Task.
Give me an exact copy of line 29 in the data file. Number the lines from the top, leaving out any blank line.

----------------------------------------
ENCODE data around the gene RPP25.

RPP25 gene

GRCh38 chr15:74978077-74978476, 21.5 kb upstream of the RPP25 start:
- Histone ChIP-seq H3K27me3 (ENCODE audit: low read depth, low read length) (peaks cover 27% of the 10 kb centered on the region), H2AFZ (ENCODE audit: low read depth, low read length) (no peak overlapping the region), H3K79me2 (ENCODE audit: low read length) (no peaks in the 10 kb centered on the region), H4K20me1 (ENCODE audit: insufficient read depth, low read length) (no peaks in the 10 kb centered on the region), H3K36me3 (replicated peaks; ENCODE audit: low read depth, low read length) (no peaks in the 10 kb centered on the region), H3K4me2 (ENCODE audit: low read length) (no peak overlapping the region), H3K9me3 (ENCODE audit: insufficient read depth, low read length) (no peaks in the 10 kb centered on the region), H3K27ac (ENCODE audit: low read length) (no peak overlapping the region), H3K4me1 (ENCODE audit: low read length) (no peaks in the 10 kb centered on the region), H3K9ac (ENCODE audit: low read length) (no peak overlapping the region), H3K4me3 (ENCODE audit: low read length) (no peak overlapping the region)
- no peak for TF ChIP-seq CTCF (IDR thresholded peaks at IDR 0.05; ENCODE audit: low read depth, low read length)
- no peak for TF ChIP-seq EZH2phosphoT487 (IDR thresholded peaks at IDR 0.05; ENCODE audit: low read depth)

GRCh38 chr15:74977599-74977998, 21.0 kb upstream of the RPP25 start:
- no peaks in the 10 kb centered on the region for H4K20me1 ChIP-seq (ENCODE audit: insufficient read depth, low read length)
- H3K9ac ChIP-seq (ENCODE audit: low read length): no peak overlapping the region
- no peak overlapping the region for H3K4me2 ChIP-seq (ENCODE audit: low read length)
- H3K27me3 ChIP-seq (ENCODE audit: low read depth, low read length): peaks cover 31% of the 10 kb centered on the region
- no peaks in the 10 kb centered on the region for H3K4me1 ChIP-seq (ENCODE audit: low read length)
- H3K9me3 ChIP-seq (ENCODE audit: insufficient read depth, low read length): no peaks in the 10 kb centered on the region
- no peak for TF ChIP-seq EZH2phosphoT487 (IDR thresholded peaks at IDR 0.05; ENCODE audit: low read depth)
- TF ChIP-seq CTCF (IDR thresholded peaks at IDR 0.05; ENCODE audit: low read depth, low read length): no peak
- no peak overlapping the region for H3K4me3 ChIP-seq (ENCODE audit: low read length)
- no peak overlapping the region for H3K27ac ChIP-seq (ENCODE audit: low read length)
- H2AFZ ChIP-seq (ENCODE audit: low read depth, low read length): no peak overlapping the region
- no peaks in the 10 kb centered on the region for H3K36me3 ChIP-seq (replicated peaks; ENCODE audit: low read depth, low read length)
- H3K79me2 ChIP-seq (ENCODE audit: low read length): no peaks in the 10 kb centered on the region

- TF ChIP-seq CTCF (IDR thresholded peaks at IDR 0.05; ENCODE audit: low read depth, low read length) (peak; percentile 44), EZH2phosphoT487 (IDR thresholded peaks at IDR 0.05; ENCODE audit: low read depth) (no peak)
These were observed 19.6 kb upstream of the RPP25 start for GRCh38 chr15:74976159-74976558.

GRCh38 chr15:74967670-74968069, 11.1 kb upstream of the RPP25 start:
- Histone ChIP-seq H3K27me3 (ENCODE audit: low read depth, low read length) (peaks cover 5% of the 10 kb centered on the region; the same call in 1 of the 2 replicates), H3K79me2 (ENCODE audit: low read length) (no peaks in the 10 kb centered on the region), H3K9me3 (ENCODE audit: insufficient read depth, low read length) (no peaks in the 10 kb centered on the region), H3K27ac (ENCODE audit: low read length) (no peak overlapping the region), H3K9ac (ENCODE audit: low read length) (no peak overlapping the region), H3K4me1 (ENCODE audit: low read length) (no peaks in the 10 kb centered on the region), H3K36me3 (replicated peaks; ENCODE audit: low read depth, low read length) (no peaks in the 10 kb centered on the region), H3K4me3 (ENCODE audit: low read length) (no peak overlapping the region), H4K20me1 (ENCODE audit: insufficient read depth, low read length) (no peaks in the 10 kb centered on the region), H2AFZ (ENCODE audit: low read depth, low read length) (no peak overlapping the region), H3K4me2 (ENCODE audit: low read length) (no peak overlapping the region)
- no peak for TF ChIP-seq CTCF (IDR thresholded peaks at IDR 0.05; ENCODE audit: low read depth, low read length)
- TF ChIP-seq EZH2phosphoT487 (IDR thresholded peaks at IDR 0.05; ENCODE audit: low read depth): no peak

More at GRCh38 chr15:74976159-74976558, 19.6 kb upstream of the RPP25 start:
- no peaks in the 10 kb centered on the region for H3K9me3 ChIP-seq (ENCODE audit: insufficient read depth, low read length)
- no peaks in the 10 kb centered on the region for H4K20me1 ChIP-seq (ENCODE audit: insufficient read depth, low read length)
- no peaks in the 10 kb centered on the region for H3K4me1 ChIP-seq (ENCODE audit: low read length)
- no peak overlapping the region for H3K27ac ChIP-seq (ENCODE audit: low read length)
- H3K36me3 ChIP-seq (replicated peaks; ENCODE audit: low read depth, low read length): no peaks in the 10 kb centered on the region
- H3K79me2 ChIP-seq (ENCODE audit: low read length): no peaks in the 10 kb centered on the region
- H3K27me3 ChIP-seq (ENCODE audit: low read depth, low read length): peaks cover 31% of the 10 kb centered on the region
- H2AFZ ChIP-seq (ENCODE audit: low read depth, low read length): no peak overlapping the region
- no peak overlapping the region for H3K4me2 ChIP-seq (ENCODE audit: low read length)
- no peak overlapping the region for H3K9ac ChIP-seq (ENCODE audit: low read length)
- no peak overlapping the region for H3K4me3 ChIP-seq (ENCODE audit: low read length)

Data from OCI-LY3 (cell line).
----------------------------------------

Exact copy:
- no peaks in the 10 kb centered on the region for H4K20me1 ChIP-seq (ENCODE audit: insufficient read depth, low read length)